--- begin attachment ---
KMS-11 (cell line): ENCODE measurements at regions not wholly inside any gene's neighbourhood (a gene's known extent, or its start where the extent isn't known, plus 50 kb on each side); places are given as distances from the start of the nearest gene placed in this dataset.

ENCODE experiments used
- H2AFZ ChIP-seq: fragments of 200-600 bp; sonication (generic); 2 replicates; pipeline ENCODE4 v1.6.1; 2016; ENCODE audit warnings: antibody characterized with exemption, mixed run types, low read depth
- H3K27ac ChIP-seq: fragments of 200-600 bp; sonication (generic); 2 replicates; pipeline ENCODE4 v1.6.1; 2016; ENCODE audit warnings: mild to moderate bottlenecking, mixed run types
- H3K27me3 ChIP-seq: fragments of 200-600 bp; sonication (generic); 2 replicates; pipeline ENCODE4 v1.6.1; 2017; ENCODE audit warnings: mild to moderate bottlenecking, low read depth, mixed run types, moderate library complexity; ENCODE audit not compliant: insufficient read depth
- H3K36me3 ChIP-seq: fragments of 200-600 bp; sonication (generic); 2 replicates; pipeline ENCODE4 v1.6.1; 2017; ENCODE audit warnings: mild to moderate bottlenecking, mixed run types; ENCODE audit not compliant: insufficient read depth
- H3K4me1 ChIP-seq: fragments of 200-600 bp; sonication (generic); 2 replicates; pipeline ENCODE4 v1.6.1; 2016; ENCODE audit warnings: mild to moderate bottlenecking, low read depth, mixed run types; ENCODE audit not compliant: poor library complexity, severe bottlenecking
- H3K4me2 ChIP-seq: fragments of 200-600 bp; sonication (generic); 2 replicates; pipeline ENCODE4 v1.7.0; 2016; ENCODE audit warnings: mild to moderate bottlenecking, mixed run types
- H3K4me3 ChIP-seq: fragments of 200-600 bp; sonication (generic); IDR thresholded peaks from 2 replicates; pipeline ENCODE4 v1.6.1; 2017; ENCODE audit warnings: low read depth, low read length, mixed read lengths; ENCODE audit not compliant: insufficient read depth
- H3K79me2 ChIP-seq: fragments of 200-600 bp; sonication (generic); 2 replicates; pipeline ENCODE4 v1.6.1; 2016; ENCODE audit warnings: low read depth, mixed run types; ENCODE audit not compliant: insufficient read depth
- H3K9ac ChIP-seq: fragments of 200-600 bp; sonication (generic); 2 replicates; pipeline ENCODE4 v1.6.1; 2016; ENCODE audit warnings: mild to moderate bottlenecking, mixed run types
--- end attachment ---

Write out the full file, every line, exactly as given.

KMS-11 (cell line): ENCODE measurements at regions not wholly inside any gene's neighbourhood (a gene's known extent, or its start where the extent isn't known, plus 50 kb on each side); places are given as distances from the start of the nearest gene placed in this dataset.

ENCODE experiments used
- H2AFZ ChIP-seq: fragments of 200-600 bp; sonication (generic); 2 replicates; pipeline ENCODE4 v1.6.1; 2016; ENCODE audit warnings: antibody characterized with exemption, mixed run types, low read depth
- H3K27ac ChIP-seq: fragments of 200-600 bp; sonication (generic); 2 replicates; pipeline ENCODE4 v1.6.1; 2016; ENCODE audit warnings: mild to moderate bottlenecking, mixed run types
- H3K27me3 ChIP-seq: fragments of 200-600 bp; sonication (generic); 2 replicates; pipeline ENCODE4 v1.6.1; 2017; ENCODE audit warnings: mild to moderate bottlenecking, low read depth, mixed run types, moderate library complexity; ENCODE audit not compliant: insufficient read depth
- H3K36me3 ChIP-seq: fragments of 200-600 bp; sonication (generic); 2 replicates; pipeline ENCODE4 v1.6.1; 2017; ENCODE audit warnings: mild to moderate bottlenecking, mixed run types; ENCODE audit not compliant: insufficient read depth
- H3K4me1 ChIP-seq: fragments of 200-600 bp; sonication (generic); 2 replicates; pipeline ENCODE4 v1.6.1; 2016; ENCODE audit warnings: mild to moderate bottlenecking, low read depth, mixed run types; ENCODE audit not compliant: poor library complexity, severe bottlenecking
- H3K4me2 ChIP-seq: fragments of 200-600 bp; sonication (generic); 2 replicates; pipeline ENCODE4 v1.7.0; 2016; ENCODE audit warnings: mild to moderate bottlenecking, mixed run types
- H3K4me3 ChIP-seq: fragments of 200-600 bp; sonication (generic); IDR thresholded peaks from 2 replicates; pipeline ENCODE4 v1.6.1; 2017; ENCODE audit warnings: low read depth, low read length, mixed read lengths; ENCODE audit not compliant: insufficient read depth
- H3K79me2 ChIP-seq: fragments of 200-600 bp; sonication (generic); 2 replicates; pipeline ENCODE4 v1.6.1; 2016; ENCODE audit warnings: low read depth, mixed run types; ENCODE audit not compliant: insufficient read depth
- H3K9ac ChIP-seq: fragments of 200-600 bp; sonication (generic); 2 replicates; pipeline ENCODE4 v1.6.1; 2016; ENCODE audit warnings: mild to moderate bottlenecking, mixed run types